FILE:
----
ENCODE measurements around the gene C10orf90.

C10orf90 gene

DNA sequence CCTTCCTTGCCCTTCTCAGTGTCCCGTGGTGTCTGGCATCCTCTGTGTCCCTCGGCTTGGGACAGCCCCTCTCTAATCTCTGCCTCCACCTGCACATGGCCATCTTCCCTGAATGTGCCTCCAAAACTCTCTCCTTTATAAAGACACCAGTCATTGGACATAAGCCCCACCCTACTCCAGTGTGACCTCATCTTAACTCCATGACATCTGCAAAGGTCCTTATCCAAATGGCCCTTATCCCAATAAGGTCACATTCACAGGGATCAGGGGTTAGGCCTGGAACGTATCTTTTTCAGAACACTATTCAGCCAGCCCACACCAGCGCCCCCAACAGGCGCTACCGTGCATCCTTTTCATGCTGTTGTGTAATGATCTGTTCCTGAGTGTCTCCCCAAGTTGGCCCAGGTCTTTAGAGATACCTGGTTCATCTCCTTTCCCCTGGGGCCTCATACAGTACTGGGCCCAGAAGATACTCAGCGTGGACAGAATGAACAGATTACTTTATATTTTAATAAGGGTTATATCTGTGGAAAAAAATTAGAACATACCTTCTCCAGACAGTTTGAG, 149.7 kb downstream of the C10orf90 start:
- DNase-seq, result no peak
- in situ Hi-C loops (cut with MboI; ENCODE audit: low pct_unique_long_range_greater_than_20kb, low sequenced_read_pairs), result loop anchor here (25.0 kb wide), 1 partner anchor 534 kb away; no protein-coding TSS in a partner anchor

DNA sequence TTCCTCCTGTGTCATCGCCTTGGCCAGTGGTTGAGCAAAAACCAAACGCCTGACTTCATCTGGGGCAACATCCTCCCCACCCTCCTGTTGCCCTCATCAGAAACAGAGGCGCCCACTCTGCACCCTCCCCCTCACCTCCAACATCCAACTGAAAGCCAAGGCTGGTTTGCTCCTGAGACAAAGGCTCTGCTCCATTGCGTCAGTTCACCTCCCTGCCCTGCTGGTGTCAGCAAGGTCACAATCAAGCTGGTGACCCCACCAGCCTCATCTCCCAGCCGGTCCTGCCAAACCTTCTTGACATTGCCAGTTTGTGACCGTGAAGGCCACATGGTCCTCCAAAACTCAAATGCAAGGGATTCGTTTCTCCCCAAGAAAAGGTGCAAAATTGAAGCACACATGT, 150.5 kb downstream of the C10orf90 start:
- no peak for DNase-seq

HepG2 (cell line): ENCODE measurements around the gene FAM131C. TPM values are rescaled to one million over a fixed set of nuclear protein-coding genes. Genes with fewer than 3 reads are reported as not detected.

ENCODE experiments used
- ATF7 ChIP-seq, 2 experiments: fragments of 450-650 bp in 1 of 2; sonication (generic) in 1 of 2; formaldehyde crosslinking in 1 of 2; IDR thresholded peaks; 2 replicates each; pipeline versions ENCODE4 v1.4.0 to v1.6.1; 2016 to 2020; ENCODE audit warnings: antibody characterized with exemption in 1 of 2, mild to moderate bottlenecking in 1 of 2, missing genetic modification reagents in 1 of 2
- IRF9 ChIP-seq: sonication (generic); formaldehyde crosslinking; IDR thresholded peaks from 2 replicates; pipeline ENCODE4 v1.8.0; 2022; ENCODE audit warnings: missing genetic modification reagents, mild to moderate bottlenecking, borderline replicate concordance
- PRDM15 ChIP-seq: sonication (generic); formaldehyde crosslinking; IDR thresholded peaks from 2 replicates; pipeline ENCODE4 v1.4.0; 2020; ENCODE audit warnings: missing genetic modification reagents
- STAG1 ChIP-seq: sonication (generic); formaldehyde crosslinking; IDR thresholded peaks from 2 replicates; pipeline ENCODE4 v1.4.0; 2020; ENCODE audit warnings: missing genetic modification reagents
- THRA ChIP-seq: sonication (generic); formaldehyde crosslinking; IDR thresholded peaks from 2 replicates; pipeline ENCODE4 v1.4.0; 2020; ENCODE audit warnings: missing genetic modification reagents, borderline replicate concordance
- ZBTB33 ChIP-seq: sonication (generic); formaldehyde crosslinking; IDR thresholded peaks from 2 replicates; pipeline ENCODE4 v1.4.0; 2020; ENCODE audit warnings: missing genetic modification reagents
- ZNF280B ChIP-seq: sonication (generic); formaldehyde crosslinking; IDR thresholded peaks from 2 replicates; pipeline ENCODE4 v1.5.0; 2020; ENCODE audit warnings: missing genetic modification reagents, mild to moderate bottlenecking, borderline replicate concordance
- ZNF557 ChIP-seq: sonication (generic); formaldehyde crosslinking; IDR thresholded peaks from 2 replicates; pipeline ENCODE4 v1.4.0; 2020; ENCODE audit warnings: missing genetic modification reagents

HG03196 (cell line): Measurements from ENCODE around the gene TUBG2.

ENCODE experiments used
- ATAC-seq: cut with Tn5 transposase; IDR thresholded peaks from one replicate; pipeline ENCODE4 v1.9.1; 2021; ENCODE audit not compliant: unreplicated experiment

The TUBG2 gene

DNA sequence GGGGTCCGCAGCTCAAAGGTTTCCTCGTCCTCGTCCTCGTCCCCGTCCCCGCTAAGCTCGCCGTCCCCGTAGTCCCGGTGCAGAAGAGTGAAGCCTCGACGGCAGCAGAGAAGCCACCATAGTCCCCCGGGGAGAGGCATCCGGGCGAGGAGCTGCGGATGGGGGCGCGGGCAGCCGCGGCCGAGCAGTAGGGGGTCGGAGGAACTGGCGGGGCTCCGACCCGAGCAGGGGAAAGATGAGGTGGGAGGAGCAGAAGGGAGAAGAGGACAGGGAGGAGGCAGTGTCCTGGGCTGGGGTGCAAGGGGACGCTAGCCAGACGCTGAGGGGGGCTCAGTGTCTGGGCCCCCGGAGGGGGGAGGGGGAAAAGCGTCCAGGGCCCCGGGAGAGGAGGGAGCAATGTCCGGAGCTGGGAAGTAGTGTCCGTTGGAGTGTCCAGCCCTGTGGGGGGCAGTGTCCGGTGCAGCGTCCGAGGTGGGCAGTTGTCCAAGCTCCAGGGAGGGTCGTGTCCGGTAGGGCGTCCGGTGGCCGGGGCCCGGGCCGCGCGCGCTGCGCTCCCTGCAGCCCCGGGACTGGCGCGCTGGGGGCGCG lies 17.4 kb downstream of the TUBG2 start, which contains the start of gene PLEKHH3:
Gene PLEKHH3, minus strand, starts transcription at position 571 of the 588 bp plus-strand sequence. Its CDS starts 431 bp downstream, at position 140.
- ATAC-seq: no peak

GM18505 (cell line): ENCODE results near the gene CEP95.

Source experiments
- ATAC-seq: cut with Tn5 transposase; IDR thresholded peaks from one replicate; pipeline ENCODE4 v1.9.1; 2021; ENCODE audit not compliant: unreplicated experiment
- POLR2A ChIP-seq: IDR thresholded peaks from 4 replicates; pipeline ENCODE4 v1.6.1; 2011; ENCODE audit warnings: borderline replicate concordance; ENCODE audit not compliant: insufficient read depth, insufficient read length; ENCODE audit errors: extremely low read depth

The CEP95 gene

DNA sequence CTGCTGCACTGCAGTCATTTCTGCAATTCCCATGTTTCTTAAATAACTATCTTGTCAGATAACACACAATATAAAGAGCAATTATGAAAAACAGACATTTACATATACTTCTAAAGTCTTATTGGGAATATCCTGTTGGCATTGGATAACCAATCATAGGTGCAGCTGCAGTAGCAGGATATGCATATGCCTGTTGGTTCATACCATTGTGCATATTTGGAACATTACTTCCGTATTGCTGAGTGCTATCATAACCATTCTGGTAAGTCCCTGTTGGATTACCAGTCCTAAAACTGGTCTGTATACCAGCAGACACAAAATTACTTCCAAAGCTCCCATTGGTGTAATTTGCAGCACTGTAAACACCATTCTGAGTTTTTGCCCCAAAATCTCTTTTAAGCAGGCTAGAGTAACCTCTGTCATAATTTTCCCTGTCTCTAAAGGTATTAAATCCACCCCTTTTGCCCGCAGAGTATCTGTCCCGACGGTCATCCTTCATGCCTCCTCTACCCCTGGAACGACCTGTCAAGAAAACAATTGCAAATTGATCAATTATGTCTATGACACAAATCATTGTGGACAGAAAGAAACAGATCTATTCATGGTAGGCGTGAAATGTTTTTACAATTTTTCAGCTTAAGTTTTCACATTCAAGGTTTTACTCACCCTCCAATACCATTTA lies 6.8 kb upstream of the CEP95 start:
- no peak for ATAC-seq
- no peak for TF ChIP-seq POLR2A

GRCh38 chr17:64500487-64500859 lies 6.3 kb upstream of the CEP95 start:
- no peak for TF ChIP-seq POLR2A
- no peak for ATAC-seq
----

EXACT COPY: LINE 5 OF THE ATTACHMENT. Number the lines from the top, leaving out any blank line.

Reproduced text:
- in situ Hi-C loops (cut with MboI; ENCODE audit: low pct_unique_long_range_greater_than_20kb, low sequenced_read_pairs), result loop anchor here (25.0 kb wide), 1 partner anchor 534 kb away; no protein-coding TSS in a partner anchor